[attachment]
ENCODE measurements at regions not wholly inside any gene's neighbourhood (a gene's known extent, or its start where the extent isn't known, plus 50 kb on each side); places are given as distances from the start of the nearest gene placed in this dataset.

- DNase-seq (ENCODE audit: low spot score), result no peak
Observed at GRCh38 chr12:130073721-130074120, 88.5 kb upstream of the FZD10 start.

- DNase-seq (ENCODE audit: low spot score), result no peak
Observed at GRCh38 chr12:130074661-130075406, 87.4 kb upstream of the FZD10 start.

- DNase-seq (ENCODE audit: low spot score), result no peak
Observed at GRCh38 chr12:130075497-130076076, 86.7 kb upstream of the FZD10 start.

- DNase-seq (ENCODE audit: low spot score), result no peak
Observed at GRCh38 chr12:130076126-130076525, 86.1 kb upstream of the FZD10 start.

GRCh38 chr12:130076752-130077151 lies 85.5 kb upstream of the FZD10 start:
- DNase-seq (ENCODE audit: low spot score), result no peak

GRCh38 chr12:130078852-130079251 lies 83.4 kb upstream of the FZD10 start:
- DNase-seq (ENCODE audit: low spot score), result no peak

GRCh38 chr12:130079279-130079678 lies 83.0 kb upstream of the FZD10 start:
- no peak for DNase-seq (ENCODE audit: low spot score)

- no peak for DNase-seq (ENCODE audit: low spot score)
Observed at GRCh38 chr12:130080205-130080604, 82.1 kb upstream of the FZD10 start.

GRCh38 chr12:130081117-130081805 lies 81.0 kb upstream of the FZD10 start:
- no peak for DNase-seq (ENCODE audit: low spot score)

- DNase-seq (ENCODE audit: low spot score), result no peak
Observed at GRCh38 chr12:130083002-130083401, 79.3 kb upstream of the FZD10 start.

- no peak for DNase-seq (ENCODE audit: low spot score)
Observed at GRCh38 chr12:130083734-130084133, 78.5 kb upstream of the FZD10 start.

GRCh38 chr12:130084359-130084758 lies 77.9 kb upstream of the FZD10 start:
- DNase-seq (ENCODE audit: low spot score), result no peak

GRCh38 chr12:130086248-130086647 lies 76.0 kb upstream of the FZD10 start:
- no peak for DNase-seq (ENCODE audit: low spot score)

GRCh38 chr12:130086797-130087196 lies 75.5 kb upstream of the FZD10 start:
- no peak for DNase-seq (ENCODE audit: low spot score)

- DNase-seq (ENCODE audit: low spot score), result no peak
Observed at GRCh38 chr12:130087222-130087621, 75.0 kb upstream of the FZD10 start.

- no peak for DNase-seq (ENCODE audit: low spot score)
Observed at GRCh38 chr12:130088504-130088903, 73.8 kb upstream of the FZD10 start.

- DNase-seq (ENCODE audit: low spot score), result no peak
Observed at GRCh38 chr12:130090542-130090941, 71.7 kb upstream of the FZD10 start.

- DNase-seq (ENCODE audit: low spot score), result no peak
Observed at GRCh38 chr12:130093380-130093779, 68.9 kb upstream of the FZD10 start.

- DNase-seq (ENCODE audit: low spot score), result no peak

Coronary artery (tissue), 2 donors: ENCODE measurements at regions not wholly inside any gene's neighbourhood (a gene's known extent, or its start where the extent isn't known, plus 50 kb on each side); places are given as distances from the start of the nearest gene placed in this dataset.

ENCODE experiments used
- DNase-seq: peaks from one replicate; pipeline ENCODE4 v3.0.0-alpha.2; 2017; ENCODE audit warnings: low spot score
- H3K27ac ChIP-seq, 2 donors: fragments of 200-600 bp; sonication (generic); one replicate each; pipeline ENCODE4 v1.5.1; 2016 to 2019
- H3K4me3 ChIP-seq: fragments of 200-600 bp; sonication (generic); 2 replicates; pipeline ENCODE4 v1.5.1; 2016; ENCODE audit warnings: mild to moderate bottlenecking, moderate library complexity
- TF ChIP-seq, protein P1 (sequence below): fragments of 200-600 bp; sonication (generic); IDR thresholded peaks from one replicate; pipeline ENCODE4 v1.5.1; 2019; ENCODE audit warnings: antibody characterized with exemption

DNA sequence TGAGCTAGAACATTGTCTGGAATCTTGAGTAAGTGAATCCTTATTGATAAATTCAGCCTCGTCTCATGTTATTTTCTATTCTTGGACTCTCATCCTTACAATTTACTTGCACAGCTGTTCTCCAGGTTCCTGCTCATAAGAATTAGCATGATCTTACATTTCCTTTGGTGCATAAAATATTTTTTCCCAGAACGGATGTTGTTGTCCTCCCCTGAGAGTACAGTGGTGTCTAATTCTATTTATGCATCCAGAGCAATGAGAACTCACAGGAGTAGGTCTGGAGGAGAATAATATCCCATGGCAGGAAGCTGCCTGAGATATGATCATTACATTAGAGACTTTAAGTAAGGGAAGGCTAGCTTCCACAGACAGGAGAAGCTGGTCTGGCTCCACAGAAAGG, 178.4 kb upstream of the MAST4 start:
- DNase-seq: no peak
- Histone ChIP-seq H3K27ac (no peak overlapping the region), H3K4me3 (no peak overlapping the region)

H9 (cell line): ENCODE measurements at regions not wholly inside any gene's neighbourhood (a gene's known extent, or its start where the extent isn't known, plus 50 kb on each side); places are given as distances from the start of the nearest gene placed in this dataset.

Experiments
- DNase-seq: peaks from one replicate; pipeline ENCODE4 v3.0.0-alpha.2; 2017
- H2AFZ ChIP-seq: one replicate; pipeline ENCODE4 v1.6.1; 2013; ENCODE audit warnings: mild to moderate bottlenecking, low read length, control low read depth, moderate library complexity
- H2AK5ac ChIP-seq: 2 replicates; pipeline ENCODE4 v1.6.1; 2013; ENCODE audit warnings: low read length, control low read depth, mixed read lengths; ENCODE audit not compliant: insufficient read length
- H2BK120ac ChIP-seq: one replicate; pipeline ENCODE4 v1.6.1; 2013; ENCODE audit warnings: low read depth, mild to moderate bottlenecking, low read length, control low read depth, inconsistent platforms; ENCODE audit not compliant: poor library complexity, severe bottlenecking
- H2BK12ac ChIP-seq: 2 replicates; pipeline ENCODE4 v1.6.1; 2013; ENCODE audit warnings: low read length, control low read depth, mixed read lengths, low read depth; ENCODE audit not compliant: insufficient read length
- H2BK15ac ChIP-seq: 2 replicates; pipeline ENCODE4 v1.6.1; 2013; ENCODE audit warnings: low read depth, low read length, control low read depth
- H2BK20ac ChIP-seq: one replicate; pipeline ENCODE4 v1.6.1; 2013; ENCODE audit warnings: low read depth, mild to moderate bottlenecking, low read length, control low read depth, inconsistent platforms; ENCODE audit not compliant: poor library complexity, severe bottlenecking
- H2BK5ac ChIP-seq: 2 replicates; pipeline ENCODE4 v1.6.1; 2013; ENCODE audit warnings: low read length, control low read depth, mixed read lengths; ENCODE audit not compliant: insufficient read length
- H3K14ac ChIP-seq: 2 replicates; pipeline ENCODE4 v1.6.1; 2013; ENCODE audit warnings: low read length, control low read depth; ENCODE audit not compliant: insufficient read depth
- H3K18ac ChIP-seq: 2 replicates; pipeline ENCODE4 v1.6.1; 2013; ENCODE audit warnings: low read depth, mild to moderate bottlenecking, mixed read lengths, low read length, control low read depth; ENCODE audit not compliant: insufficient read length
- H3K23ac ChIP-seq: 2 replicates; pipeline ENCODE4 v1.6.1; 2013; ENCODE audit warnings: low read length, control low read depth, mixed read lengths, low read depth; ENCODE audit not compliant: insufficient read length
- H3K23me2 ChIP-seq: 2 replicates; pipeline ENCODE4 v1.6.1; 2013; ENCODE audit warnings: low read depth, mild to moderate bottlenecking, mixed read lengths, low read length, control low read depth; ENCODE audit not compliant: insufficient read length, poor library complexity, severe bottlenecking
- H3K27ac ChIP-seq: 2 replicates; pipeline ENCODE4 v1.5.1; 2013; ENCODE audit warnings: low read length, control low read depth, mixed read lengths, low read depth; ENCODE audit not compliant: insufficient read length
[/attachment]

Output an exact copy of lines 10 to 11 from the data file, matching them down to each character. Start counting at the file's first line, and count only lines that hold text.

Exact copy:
GRCh38 chr12:130076752-130077151 lies 85.5 kb upstream of the FZD10 start:
- DNase-seq (ENCODE audit: low spot score), result no peak